Computer viruses: coming soon to a phone near you

Juliette Crane

Already computer virus-weary students are being warned to keep an eye on new devices — their cell phones.
Earlier this month, several people in Spain were surprised to find a text message on their mobile phones protesting the policies of the Spanish telecommunications operator Telefonica. The message did not do damage to the wireless devices, but was spread as an e-mail attachment from a computer.
Once opened, it was instantly sent to everyone in the computer owner’s address book. The cycle then repeated itself over and over again, until the worm eventually found its way into a Spanish phone gateway, targeting cell phones.
Such viruses are not likely to spread in the United States though, said John Ladwig, a security architect with the University’s telecommunications service department.
“We’re dealing with an entirely different animal over there,” he said.
Global System for Mobile Communications, the most widely accepted mobile network in Europe, has radically different security standards. Cell phones running from a network in the Unites States will not work in Europe unless they are connected to GSM, he said.
Nokia, one of the few cell phone distributors to offer the GSM connection, is a pioneer in the development of mobile Internet technology. A security management representative from the company stressed there is no cause for concern.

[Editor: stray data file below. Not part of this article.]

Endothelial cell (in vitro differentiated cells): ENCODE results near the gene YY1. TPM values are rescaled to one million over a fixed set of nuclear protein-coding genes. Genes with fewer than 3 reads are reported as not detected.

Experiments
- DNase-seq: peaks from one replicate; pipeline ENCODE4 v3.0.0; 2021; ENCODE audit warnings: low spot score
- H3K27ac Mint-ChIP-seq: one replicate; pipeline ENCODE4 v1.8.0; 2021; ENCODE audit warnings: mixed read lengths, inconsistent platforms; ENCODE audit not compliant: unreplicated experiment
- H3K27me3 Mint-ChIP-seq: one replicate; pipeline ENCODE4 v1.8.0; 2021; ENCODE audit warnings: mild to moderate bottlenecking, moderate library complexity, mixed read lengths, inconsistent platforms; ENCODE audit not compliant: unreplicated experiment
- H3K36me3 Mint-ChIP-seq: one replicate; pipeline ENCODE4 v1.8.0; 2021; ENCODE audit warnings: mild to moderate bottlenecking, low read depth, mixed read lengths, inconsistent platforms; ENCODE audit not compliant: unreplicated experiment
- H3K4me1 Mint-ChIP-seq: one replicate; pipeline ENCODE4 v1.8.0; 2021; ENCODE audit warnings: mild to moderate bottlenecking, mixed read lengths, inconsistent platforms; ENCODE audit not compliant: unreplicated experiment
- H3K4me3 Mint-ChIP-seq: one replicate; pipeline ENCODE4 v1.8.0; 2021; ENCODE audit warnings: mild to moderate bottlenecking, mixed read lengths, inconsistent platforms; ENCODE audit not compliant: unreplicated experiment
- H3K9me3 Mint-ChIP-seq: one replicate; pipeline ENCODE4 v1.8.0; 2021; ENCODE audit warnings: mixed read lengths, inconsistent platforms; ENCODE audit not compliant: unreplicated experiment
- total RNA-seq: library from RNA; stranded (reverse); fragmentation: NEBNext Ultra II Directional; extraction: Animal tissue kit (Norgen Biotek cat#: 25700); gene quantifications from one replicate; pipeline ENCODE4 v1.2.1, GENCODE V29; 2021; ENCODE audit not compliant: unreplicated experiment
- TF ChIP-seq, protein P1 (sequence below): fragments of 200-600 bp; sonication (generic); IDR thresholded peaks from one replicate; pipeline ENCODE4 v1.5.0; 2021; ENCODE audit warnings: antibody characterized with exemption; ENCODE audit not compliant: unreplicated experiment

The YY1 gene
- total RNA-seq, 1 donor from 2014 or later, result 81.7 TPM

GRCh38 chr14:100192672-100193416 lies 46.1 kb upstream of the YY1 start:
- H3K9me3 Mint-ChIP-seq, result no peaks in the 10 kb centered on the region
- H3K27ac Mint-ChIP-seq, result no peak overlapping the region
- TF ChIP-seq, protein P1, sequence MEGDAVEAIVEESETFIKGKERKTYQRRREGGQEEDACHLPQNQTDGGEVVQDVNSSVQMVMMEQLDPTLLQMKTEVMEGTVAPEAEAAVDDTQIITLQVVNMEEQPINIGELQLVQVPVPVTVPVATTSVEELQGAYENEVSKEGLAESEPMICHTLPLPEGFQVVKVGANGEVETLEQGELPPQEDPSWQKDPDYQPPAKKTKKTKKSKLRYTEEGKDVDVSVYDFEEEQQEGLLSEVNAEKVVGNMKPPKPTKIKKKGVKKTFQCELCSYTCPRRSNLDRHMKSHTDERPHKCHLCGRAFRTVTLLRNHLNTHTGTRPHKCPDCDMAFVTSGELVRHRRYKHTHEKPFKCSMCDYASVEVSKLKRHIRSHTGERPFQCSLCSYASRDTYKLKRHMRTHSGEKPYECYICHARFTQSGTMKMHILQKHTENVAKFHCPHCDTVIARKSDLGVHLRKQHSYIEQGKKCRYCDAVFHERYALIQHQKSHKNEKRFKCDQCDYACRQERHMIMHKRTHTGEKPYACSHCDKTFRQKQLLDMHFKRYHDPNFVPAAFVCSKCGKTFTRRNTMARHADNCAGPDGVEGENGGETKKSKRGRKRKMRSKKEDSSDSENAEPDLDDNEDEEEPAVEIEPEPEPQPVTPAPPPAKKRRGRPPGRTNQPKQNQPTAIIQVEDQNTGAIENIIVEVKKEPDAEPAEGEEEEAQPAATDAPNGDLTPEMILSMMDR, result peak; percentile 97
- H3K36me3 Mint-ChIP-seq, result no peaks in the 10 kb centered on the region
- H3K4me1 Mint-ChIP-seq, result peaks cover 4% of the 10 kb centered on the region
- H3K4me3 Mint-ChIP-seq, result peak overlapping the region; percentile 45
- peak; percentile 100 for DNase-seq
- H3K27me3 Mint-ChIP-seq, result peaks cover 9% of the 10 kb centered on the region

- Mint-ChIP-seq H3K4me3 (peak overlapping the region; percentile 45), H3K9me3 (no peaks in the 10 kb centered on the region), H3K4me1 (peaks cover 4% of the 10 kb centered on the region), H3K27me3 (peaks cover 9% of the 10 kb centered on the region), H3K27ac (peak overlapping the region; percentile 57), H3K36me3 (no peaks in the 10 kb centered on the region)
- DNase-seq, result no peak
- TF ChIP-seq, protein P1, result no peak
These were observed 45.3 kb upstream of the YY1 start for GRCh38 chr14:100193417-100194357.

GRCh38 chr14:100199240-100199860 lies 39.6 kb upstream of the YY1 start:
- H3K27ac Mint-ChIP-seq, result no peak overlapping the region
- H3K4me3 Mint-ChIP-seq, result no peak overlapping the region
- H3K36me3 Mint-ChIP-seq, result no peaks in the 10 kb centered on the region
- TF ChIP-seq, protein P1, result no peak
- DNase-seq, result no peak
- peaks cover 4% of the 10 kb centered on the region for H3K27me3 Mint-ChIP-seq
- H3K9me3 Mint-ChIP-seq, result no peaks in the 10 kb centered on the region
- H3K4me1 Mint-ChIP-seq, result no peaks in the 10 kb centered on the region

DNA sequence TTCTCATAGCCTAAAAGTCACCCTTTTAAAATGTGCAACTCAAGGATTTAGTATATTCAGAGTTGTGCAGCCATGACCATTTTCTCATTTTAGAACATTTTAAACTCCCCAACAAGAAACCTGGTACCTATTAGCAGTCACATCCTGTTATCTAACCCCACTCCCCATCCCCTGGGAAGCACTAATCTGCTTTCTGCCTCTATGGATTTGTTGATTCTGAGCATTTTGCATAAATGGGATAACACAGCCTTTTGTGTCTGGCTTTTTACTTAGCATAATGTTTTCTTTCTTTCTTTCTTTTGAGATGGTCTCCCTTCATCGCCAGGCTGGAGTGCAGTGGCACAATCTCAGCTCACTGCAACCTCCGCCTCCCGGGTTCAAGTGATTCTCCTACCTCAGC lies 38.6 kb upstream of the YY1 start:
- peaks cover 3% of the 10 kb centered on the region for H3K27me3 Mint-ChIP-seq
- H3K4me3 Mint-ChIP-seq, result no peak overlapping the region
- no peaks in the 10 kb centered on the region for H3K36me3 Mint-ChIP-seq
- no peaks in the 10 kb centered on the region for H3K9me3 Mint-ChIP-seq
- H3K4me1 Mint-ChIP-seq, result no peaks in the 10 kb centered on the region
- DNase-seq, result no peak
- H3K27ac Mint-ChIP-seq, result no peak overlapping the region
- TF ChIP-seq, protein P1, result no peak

In the United States, there are more than 15 million different networks for consumers to connect to, while GSM is the standard in Europe.
“My guess is that the people who were affected by the bug had some rinky-dink service provider, without a back-end security system,” Ladwig said.
All Nokia mobile devices in Europe and the United States are encrypted before they go out to retailers, so they already have a back-end security system. However, if consumers are concerned, the company recommends a wireless application protocol software kit to attach directly to the mobile phone for additional security.
Still, while mobile device security might not be an issue now, it could be an issue in the future.
Security experts believe the Telefonica message started in Spain, and is the first of its kind. However, a similar phone virus affected 9-1-1 systems in Texas earlier this year. And during the ‘I Love You’ virus rampage earlier this year, some fax machines began spitting out harmless pages of code, CNET News.com reported.
The fax machine phone numbers were directly linked to e-mail address books already corrupted by the virus.
As more phones become programmable and capable of connecting to the Internet, there will be more opportunities for computer viruses to generate in mobile devices.

Juliette Crane covers technology and welcomes comments at [email protected]